News Release

STATEMENT: Apple concedes to Right to Repair movement, reverses ban on selling parts to consumers

BOSTON -- Apple reversed its longstanding policy against selling spare parts, providing repair instructions, and making repair software tools available to customers Wednesday with its announcement of a new Self Service Repair program. This about-face comes just days after the company pledged to stop deactivating Face ID after third parties repaired screens, and after years of advocacy and pressure by Right to Repair advocates. 

The new program isn't as comprehensive as the Right to Repair reforms discussed in more than two dozen state legislatures this year would be. Given current public information, Apple still maintains a lot of proprietary control over repairs on its devices, although more details are emerging. 

Senior Right to Repair Campaign Director Nathan Proctor issued the following statement: 

"This is a huge milestone for the Right to Repair. One of the most visible opponents to repair access is reversing course, and Apple’s move shows that what repair advocates have been asking for was always possible. After years of industry lobbyists telling lawmakers that sharing access to parts, service tools and manuals would result in safety, security and intellectual property risks, Apple’s sudden change indicates these concerns were overblown. Right to Repair is breaking through.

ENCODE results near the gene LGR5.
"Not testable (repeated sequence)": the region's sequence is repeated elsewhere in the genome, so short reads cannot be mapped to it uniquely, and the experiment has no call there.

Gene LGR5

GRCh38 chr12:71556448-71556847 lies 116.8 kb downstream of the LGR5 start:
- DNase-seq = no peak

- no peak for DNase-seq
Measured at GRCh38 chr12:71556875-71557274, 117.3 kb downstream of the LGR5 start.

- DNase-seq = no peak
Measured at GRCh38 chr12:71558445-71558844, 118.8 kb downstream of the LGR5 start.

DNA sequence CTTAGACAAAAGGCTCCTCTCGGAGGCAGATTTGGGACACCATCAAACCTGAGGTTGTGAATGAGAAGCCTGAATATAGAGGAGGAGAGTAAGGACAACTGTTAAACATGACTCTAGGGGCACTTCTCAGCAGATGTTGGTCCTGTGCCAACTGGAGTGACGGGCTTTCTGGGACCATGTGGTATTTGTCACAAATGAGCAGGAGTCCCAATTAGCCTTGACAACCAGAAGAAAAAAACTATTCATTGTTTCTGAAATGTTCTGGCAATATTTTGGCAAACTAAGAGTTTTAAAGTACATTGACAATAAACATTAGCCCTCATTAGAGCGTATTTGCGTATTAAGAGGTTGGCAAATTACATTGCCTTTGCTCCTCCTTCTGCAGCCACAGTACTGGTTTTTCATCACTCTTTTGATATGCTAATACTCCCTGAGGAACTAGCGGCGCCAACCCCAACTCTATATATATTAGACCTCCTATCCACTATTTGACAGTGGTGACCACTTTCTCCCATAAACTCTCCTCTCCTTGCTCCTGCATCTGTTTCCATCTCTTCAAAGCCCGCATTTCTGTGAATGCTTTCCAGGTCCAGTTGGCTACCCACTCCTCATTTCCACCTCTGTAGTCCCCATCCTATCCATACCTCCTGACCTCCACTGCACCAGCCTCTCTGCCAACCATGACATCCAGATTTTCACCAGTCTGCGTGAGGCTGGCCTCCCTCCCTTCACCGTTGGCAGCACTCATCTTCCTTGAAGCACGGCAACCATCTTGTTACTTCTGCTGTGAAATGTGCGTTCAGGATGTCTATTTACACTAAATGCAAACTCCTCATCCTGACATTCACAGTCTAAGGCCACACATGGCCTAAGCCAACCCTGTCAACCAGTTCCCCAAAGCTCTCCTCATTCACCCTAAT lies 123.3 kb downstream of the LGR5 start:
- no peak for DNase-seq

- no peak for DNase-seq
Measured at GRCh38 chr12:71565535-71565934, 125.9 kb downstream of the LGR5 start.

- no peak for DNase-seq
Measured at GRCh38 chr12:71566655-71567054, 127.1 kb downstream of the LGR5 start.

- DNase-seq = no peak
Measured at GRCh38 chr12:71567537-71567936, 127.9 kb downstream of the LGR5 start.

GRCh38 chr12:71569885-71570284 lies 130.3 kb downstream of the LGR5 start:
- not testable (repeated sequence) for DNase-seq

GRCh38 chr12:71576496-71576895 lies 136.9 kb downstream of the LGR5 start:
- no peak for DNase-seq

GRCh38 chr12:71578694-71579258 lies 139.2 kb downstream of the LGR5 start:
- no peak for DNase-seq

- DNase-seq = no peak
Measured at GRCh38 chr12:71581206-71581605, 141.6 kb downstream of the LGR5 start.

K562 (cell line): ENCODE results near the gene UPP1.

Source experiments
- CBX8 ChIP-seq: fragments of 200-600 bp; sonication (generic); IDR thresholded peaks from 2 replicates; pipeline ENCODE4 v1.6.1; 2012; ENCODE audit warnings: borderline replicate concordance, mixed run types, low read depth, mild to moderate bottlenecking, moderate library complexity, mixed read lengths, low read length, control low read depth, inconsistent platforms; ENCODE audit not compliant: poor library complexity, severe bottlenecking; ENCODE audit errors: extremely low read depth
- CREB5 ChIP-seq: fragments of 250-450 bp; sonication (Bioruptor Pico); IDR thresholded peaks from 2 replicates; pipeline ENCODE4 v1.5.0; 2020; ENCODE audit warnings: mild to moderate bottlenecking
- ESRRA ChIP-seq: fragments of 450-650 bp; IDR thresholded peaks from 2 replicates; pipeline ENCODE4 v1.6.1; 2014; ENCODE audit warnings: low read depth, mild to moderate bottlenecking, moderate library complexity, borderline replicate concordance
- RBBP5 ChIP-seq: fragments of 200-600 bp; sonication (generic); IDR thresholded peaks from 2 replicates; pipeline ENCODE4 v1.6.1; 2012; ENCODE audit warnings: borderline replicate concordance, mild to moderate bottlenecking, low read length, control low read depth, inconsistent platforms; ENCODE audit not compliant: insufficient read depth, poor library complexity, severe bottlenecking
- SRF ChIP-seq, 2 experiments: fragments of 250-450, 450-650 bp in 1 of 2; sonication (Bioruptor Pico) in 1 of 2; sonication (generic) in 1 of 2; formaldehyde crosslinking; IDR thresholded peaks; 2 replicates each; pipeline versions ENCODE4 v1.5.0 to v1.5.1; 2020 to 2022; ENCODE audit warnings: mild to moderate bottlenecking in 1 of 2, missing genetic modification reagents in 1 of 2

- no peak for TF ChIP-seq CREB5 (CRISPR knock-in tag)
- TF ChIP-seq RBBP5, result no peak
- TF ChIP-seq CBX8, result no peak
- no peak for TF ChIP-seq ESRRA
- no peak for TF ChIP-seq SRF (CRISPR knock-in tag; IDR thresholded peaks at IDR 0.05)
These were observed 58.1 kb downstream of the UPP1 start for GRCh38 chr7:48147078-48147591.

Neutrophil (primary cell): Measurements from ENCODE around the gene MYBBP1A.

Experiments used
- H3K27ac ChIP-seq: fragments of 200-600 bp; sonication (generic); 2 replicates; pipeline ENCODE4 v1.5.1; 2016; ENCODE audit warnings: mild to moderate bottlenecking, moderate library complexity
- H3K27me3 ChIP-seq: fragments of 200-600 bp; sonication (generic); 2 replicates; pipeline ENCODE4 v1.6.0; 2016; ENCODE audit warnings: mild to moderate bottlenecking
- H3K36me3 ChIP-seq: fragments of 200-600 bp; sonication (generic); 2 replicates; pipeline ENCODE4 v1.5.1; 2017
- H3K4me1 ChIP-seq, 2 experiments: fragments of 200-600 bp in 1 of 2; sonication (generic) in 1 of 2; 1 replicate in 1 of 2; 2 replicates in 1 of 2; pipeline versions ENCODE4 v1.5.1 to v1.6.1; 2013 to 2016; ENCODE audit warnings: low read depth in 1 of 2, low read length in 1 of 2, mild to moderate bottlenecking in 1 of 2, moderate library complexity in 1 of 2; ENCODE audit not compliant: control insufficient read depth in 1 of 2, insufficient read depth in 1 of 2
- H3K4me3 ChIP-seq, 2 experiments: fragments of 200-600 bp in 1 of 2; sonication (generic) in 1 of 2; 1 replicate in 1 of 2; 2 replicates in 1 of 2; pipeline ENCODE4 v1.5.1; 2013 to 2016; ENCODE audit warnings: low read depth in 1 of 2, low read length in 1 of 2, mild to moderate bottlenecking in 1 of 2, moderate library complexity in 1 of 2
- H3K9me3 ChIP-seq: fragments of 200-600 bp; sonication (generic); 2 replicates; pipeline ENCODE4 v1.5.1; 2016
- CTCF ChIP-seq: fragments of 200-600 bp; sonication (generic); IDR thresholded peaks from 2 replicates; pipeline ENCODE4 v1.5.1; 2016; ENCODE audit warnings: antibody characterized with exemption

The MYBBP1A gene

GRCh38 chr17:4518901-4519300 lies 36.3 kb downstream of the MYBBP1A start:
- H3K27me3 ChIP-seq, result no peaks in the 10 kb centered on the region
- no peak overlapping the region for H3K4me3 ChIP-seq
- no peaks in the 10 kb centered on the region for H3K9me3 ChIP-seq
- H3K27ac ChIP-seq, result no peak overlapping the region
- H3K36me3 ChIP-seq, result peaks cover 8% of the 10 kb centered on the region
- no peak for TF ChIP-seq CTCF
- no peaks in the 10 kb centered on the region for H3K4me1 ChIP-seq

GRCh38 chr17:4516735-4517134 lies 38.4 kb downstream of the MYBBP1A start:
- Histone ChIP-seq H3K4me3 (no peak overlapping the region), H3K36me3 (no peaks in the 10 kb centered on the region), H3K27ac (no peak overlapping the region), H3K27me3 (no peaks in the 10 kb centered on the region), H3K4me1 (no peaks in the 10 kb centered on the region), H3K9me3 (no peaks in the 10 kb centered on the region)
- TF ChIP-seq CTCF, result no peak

"Our coalition of tinkerers, fixers, repair shops, DIYers, and consumer and environmental advocates has forced one of the world's biggest companies to change for the better. It's a win for repair shops, it's a win for consumers and it's a win for the planet. 

"As more and more manufacturers show that repair access is reasonable and doable, it should become clear to lawmakers that there are no more excuses. It’s time to give every American the Right to Repair, so everyone can fix all their products. That's the way it should be." 

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